The Story of My Book: Carol Edelstein

Published periodically, “The Story of My Book” posts bring our collections to life through a series of five questions we ask all of our poets that highlight what makes every book unique and why Perugia is the right home for each of them (and may be for you and your book too).

Carol Edelstein on The Disappearing Letters (Perugia, 2005)

1. What was the genesis of your Perugia book? 

The Disappearing Letters began as an accumulation of individual poems written without a plan for a book. When I had published a few, and believed I might have a book, I looked for resonances in theme and imagery, winnowing out pieces that to my eye and ear did not belong. Along the way I got valuable advice on the manuscript from several trusted readers who worked with me on revisions of individual pieces and on altering the overall structure. I received many rejections (an encouraging one from Perugia Press) by the time the completed manuscript was accepted for publication—over three years, during which time I made major revisions and changed the title twice.

2. How did you find out about Perugia Press? 

Susan Kan, at that time the director of Perugia Press, introduced herself after a reading, told me about the press, and encouraged me to submit work.

3. Describe an experience that confirmed Perugia Press was a good fit for you? 

Too many to single out just one. The great experiences connected to Perugia are still unfurling for me. The process of seeing the manuscript become a beautiful printed book was a joyful one. Susan Kan’s dedication to making it the best it could be was an affirmation I’ll never forget. And through the press I have met many other wonderful people who have become important to me: friends of the press, board members, judges, and my inspiring sister Perugia poets.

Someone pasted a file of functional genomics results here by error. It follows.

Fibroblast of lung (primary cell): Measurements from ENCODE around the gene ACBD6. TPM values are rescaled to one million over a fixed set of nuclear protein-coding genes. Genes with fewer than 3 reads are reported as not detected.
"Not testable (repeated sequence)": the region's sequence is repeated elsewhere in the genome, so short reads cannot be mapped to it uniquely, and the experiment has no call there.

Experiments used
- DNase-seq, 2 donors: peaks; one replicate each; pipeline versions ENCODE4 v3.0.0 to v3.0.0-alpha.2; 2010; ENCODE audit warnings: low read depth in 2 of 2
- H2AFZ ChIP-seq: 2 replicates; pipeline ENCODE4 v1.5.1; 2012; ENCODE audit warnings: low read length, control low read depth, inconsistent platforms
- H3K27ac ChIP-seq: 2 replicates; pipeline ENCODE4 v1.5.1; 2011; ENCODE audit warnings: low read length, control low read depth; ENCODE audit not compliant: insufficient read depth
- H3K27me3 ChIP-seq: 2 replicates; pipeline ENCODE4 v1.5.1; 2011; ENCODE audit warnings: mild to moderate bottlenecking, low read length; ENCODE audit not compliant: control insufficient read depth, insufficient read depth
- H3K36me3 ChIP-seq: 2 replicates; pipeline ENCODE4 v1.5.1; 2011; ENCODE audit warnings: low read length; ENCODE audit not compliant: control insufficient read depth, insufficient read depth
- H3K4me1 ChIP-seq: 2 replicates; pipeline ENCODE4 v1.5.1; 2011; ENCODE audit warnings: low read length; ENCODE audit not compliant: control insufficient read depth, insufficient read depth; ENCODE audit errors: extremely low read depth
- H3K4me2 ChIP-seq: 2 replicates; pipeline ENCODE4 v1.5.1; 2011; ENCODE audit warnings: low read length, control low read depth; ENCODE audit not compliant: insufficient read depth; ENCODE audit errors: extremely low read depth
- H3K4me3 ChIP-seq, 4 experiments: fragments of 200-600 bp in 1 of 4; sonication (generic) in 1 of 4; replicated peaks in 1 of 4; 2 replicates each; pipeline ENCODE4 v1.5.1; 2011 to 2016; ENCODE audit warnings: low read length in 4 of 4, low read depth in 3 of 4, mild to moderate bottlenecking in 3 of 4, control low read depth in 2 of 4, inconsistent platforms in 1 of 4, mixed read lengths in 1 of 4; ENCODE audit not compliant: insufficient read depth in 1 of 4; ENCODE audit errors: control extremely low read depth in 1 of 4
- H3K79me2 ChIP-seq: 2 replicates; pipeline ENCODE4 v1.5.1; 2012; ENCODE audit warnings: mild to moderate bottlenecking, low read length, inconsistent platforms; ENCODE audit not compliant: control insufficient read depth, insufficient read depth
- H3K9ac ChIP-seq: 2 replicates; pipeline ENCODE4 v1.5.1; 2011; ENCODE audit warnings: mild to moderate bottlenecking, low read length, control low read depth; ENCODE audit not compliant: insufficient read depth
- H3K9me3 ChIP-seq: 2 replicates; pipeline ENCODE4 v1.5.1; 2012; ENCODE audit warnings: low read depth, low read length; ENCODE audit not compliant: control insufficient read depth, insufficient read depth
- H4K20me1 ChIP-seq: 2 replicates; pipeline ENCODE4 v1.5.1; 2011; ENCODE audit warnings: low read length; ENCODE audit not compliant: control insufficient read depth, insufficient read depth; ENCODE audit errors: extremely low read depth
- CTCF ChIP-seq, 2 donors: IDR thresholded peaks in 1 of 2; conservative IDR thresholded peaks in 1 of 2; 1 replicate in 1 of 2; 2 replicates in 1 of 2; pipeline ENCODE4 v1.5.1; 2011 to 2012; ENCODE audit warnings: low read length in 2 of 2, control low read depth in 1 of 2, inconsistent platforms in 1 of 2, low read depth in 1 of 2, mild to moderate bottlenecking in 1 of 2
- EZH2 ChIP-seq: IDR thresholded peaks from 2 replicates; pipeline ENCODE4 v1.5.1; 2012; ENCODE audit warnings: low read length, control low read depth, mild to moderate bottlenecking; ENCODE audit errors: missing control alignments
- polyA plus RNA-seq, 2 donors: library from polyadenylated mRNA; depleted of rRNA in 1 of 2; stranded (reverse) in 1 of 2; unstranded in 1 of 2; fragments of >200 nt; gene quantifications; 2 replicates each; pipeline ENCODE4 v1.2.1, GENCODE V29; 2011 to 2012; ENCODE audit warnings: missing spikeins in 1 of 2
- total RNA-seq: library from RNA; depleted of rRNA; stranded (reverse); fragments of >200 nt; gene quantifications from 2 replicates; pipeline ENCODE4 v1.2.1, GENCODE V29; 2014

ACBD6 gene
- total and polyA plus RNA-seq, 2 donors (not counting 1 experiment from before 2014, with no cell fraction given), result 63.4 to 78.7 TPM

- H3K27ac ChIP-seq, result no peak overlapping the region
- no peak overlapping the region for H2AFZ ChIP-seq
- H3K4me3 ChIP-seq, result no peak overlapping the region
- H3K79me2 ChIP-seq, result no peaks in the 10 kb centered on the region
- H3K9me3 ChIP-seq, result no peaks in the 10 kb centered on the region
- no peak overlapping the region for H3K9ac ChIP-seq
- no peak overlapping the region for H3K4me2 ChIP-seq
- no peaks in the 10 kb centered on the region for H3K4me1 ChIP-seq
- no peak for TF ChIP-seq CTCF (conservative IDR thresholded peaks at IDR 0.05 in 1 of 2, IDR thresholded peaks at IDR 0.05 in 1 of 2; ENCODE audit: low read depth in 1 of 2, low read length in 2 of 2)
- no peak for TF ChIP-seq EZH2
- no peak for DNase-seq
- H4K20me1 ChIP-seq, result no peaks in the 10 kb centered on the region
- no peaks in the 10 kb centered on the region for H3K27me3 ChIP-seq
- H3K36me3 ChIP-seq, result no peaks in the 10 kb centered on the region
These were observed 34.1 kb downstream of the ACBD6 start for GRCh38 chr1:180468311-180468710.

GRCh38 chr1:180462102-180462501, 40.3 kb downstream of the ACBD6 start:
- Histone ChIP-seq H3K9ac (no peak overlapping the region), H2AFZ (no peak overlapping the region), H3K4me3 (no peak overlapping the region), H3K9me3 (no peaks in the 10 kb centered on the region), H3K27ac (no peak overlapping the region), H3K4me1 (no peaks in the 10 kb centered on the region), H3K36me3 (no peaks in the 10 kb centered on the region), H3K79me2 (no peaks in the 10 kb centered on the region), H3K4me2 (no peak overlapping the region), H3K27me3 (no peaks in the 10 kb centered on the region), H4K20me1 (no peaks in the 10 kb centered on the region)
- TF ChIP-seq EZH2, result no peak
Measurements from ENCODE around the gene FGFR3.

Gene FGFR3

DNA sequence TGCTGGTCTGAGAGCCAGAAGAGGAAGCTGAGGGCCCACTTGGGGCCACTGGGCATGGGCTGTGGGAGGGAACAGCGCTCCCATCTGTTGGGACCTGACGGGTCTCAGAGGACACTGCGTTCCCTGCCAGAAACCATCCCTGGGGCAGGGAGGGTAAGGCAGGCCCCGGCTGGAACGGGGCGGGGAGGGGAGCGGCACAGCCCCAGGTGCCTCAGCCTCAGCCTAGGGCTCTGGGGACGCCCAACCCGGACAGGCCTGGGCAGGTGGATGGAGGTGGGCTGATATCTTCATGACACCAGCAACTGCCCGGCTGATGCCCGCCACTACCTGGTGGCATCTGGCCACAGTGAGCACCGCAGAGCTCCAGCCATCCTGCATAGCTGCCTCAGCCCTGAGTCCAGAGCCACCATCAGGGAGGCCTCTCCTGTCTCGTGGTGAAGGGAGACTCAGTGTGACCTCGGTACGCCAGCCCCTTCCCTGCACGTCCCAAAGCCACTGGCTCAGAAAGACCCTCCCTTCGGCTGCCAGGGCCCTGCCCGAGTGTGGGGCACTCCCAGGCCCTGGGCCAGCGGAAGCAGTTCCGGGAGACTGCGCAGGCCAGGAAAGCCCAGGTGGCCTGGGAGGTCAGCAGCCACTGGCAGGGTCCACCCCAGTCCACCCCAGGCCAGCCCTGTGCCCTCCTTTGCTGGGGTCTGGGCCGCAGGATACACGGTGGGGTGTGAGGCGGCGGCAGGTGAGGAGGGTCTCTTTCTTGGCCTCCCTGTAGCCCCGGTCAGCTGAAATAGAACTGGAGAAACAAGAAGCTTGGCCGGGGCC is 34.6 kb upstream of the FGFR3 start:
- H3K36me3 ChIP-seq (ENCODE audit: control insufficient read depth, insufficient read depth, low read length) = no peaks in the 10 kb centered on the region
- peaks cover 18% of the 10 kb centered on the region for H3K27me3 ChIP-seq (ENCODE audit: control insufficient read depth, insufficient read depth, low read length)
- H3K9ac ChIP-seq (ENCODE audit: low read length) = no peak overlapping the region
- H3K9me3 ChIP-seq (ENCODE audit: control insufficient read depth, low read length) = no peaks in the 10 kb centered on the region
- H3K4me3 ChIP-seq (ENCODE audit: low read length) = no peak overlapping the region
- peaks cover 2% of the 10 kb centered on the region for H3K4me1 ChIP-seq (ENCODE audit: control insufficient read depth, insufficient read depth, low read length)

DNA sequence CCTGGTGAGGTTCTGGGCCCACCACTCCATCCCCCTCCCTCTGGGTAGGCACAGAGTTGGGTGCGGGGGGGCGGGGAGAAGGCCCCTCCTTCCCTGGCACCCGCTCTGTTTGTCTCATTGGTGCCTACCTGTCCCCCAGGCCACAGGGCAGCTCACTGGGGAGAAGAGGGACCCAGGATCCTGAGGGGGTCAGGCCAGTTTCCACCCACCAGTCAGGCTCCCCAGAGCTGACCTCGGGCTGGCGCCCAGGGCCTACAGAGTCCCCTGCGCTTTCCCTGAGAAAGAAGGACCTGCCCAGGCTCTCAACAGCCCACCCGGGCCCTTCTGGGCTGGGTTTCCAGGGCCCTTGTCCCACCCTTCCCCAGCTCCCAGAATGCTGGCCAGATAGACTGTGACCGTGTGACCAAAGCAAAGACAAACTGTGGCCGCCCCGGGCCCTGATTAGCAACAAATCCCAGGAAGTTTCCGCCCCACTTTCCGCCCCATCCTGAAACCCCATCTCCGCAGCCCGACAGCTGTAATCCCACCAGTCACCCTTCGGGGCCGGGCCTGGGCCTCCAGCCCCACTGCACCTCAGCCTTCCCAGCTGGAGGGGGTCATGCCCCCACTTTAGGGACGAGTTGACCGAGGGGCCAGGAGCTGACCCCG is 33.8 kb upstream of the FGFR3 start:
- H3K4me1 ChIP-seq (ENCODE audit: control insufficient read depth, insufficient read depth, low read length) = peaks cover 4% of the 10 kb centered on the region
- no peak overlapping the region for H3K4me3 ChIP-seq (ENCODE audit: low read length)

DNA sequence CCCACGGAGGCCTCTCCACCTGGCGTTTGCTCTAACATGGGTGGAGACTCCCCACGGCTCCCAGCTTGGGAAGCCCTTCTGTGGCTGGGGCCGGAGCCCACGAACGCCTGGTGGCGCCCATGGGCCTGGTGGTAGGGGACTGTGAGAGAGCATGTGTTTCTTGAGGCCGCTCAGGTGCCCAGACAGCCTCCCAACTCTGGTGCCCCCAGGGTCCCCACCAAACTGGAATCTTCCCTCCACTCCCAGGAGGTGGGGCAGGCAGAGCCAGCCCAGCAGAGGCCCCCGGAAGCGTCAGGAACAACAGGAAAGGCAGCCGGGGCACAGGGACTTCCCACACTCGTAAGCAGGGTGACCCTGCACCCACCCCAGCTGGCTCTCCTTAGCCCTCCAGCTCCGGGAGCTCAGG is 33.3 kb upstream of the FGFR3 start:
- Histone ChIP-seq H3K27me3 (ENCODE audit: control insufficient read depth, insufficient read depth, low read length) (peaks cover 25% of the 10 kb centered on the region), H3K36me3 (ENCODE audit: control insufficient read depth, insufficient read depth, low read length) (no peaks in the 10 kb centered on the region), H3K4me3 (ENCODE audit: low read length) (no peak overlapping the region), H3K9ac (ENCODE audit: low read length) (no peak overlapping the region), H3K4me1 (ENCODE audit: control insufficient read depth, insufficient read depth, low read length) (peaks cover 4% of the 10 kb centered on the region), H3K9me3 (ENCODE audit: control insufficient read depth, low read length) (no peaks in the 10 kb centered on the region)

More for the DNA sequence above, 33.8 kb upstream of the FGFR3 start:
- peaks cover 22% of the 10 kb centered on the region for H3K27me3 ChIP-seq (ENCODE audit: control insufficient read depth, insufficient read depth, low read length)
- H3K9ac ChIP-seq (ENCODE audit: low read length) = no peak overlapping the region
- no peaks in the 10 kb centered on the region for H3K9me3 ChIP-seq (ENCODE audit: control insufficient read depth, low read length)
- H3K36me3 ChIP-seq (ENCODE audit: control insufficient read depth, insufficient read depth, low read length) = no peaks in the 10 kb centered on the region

4. How have you changed as a poet, writer, or creative person since your book came out?

One answer is that I have become more confident as a writer, which for me means trusting the places my writing process brings me, even when the way is not clear. But mostly, I don’t know.

5. Other than poetry, what moves and motivates you? 

I am moved by my experiences of the natural world. I am moved by hearing and reading the stories of others. Physical activity is key to my sense of identity: I love to row, swim, and run, although my running has become mainly walking. All forms of art interest me, even art I don’t like. Friends and family sustain me. I love good food. I love a good joke. I love babies. 

Photo by Robin Barber

Poetry Month Announcement!

Carol Edelstein’s new book, Past Repair, is just out with Simian Press. For the first 25 folks who order The Disappearing Letters from our bookshop, we’ll send you *a free copy* of Carol’s new book as well. If you love Carol’s work, you’ll love the gorgeous new collection, and if you already have The Disappearing Letters, consider purchasing another for a gift and give yourself the gift of this beautiful new book in the process.